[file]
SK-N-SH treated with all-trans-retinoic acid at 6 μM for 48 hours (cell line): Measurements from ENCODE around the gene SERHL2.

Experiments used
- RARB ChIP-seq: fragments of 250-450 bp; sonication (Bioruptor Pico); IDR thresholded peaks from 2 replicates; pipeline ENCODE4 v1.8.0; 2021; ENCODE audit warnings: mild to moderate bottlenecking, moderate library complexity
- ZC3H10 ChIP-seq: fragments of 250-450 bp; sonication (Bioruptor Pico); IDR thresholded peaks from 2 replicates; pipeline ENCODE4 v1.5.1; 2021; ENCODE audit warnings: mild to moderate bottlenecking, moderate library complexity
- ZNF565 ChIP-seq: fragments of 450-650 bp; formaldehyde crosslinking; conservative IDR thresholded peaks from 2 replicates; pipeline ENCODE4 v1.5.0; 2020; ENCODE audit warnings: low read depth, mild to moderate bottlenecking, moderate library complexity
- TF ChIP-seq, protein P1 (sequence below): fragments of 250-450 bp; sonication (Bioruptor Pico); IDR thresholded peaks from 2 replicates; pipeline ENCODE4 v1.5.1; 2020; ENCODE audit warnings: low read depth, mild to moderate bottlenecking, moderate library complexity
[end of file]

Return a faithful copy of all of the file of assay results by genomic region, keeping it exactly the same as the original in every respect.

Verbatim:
SK-N-SH treated with all-trans-retinoic acid at 6 μM for 48 hours (cell line): Measurements from ENCODE around the gene SERHL2.

Experiments used
- RARB ChIP-seq: fragments of 250-450 bp; sonication (Bioruptor Pico); IDR thresholded peaks from 2 replicates; pipeline ENCODE4 v1.8.0; 2021; ENCODE audit warnings: mild to moderate bottlenecking, moderate library complexity
- ZC3H10 ChIP-seq: fragments of 250-450 bp; sonication (Bioruptor Pico); IDR thresholded peaks from 2 replicates; pipeline ENCODE4 v1.5.1; 2021; ENCODE audit warnings: mild to moderate bottlenecking, moderate library complexity
- ZNF565 ChIP-seq: fragments of 450-650 bp; formaldehyde crosslinking; conservative IDR thresholded peaks from 2 replicates; pipeline ENCODE4 v1.5.0; 2020; ENCODE audit warnings: low read depth, mild to moderate bottlenecking, moderate library complexity
- TF ChIP-seq, protein P1 (sequence below): fragments of 250-450 bp; sonication (Bioruptor Pico); IDR thresholded peaks from 2 replicates; pipeline ENCODE4 v1.5.1; 2020; ENCODE audit warnings: low read depth, mild to moderate bottlenecking, moderate library complexity